Software as a medical device or in-vitro diagnostic device (part I)
Over the past years, software has become an essential tool in healthcare technology, revolutionising patient care. Several types of software are being used in healthcare settings, from efficient electronic systems to store patient information to innovative artificial intelligence that can accurately diagnose patients. While in Europe, the first example would be considered software for general purposes, the latter would qualify as a medical device (MD) or in vitro diagnostic medical device (IVD). This type of software is generally referred to as Software as Medical Device (SaMD) or, more commonly in Europe, Medical Device Software (MDSW).
What makes software a medical device?
According to the International Medical Device Regulators Forum (IMDRF), MDSW is defined as:
“Software intended to be used for one or more medical purposes that perform these purposes without being part of a hardware medical device.”
In Europe (MDCG 2019-11), MDSW is defined as:
“Medical device software is software that is intended to be used, alone or in combination, for a purpose as specified in the definition of a “medical device” in the medical devices regulation or in vitro diagnostic medical devices regulation.”
Thus, software serving a medical purpose is considered a medical device and, as such, shall comply with the EU Regulation 2017/745 (MDR) or EU Regulation 2017/746 (IVDR). In comparison with the previous directives, the regulations have additional requirements for MDSW. To obtain the CE-marking for an MDSW, manufacturers should consider three critical steps:
- Confirm that the software is an MD or IVD.
- Identify the Class of the MDSW.
- Comply with specific MDSW requirements in the regulations.
This article will focus on exploring the requisites for software to be considered a medical device.
Qualification of software as MD or IVD
The MDR Article 2 specifies that stand-alone software is an MD if it is intended to be used by the manufacturer for one of the following purposes:
- “diagnosis, prevention, monitoring, prediction, prognosis, treatment or alleviation of disease,
- diagnosis, monitoring, treatment, alleviation of, or compensation for, an injury or disability,
- investigation, replacement or modification of the anatomy or of a physiological or pathological process or state,
- providing information by means of in vitro examination of specimens derived from the human body, including organ, blood and tissue donations,”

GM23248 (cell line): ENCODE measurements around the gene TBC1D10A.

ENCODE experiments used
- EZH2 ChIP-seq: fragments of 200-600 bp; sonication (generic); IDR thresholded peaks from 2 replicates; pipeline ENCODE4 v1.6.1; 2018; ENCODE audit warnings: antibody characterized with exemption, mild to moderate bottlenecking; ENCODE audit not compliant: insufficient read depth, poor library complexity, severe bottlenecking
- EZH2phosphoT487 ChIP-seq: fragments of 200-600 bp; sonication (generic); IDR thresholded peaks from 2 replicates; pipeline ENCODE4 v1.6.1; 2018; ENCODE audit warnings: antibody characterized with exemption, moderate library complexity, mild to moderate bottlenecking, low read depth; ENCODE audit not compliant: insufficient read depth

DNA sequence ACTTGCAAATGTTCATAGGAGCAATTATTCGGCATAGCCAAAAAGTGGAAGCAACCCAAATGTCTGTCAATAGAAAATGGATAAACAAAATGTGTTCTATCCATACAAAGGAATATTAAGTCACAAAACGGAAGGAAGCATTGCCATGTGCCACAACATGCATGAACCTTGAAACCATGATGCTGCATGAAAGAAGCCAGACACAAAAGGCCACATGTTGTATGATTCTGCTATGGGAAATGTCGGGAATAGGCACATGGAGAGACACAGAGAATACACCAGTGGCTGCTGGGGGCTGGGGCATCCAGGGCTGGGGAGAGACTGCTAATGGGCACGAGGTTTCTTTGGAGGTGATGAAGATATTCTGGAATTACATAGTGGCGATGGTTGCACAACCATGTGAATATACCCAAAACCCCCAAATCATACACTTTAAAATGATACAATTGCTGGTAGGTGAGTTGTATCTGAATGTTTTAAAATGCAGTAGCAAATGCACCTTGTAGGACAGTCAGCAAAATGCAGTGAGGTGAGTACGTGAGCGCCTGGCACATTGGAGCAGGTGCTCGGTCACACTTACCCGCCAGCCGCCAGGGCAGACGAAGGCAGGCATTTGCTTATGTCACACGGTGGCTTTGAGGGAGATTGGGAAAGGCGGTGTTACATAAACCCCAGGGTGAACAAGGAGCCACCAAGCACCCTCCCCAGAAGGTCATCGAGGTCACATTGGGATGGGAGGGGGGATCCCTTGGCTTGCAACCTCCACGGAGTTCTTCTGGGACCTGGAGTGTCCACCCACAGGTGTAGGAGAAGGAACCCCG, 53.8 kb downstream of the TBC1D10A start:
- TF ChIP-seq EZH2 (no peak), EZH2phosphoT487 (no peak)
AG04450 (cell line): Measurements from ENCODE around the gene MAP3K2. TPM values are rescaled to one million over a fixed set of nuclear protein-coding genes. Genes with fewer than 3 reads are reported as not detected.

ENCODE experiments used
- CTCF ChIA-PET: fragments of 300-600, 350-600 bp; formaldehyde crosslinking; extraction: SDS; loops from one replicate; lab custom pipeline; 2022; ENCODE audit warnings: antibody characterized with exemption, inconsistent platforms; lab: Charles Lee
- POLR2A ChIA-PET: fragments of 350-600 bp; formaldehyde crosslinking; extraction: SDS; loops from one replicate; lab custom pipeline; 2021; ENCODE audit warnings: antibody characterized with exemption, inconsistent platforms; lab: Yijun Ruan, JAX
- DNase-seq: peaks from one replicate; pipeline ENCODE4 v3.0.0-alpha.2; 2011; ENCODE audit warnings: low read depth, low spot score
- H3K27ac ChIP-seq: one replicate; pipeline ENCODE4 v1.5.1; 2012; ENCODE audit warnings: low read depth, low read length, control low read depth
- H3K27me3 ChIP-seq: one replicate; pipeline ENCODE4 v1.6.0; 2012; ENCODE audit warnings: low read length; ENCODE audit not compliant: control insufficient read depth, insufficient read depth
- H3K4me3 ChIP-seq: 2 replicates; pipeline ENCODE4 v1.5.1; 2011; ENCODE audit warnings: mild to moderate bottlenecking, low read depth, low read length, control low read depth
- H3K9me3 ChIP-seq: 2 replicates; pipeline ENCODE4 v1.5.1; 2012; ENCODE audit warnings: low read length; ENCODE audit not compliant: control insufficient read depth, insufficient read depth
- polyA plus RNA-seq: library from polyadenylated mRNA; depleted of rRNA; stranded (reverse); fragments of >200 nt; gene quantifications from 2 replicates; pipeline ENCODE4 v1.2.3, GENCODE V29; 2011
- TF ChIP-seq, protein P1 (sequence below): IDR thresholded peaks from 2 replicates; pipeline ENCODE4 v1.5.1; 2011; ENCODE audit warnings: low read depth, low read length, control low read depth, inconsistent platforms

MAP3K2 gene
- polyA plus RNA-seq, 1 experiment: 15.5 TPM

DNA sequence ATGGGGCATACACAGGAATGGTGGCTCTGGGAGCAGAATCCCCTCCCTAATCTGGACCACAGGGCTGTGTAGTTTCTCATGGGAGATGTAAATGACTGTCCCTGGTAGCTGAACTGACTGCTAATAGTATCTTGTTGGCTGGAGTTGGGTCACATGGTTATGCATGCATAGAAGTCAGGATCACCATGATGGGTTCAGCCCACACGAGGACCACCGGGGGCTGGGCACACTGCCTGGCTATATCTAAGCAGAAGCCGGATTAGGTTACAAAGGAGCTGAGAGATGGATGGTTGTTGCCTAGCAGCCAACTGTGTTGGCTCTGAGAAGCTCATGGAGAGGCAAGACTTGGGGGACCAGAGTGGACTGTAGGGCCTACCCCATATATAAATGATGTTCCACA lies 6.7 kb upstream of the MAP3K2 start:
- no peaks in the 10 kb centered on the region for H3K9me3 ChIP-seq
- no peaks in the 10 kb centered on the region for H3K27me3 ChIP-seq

Similarly, the IVDR Article 2 defines that software is an IVD if it is used to provide information on one or more of the following:
- concerning a physiological or pathological process or state;
- concerning congenital physical or mental impairments;
- concerning the predisposition to a medical condition or a disease;
- to determine the safety and compatibility with potential recipients;
- to predict treatment response or reactions;
- to define or monitoring therapeutic measures.”
In Europe, software can qualify as an MD or IVD regardless of the user (healthcare or lay person, healthy or sick individual), the technology used (complex or simple algorithms), or its risk. The qualification of software as MD or IVD solely depends on the device’s intended purpose and whether this meets the definition of MD or IVD in the regulations.
Software can also be considered MDSW if it is an accessory of an MD or IVD, or if it is listed in MDR Annex XVI (devices without medical purpose). Another important aspect to consider is whether the software performs any action on the data that is different from storage, archival, communication or simple search.
In addition to this definition, MDCG 2019-11 “Guidance on Qualification and Classification of Software” provides a figure with decision steps to facilitate software qualification as MDSW. More recently, an infographic has been released by MDCG with the same purpose.
What about fitness or wellness applications?
Whereas health and wellness apps provide information on life-style, fitness or well-being, MDSW provides information for the treatment or diagnosis of a disease or clinical condition; it has a medical purpose. The MDR mentions explicitly that fitness or wellness applications are not MDSW:
“Software for general purposes, even when used in a healthcare setting, or software intended for life-style and well-being purposes is not a medical device“.
An interesting strategy for manufacturers could be first place their software on the market for general health purposes and use it to gain experience, collect data on usability and generate evidence until the evidence is sufficient to make a medical claim.
The increased use of MDSW has undeniably improved several aspects of patient care and management. The qualification criteria detailed in the MDR, IVDR and MDCG 2019-11 address previously identified gaps. In addition, correct classification and fulfillment of MDSW specific requirements complete the list of critical steps to successfully place an MDSW on the market while ensuring patient safety and device performance.
At AKRN Scientific Consulting SL, we are experts in MDSW. Our expert regulatory team can help manufacturers prepare or update the required documentation to fulfil the MDR or IVDR requirements to obtain or maintain the CE-mark.